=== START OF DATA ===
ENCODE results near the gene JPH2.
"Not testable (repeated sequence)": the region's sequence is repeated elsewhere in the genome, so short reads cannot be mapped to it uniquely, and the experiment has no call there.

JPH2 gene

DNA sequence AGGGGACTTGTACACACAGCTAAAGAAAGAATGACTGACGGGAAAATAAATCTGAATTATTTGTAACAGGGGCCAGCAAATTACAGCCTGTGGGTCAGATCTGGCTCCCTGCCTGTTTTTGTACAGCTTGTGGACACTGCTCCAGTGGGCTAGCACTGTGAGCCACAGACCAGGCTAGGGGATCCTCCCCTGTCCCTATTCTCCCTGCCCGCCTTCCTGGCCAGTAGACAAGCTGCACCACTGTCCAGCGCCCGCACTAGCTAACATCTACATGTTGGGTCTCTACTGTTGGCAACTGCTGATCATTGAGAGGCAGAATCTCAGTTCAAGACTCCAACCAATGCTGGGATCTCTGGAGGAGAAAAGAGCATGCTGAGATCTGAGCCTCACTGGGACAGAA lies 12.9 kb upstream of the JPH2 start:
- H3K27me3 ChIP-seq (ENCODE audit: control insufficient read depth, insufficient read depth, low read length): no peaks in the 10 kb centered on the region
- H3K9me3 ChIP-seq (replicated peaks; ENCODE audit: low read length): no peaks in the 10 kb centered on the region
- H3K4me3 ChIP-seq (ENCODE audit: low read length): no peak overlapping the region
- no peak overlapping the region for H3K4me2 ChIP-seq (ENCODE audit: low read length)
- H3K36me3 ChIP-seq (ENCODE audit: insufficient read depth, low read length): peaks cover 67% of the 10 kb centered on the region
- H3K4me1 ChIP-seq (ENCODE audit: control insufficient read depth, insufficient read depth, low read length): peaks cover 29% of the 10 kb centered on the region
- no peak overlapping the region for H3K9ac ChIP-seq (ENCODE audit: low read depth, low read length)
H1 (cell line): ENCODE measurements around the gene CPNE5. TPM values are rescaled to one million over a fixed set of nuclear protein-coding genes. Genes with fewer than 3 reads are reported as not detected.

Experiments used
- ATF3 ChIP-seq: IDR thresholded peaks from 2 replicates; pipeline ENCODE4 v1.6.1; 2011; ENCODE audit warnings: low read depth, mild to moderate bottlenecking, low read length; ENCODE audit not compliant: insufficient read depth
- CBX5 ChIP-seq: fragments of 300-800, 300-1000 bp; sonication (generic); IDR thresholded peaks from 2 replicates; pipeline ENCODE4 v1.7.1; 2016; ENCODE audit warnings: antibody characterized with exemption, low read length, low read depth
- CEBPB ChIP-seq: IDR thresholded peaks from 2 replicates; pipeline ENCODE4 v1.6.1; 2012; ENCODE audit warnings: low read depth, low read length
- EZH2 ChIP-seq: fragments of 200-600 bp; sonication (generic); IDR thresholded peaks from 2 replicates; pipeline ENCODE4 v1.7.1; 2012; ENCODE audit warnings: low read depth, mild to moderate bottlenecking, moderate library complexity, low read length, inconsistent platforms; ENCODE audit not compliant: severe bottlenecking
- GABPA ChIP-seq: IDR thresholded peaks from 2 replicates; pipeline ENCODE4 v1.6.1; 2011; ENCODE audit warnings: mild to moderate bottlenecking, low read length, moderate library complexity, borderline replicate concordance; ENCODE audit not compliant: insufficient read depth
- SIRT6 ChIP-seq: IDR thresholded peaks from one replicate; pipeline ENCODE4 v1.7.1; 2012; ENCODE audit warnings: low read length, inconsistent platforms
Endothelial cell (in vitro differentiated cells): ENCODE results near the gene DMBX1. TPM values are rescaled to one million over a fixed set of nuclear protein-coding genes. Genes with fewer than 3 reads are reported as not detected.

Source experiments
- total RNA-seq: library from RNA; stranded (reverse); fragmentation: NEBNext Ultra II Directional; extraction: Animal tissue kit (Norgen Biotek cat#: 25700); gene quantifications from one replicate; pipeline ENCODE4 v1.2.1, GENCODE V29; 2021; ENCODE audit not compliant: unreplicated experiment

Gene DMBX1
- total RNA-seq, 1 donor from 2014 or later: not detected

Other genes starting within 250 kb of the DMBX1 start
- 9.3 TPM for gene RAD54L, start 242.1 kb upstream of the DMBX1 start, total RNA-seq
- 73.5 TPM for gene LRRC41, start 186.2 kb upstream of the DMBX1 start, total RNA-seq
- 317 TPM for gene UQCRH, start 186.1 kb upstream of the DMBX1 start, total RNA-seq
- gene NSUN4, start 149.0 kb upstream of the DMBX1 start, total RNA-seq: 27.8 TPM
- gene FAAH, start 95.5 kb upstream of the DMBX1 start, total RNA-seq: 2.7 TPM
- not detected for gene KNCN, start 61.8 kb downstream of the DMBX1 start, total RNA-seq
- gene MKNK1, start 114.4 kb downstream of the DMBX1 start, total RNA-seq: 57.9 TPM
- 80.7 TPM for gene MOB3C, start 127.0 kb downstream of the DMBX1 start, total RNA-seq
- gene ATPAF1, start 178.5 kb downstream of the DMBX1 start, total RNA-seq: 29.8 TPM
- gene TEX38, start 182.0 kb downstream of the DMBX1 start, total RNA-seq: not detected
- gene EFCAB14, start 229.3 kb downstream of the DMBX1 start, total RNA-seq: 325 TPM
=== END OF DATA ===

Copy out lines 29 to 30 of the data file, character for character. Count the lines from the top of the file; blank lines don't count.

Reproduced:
- gene NSUN4, start 149.0 kb upstream of the DMBX1 start, total RNA-seq: 27.8 TPM
- gene FAAH, start 95.5 kb upstream of the DMBX1 start, total RNA-seq: 2.7 TPM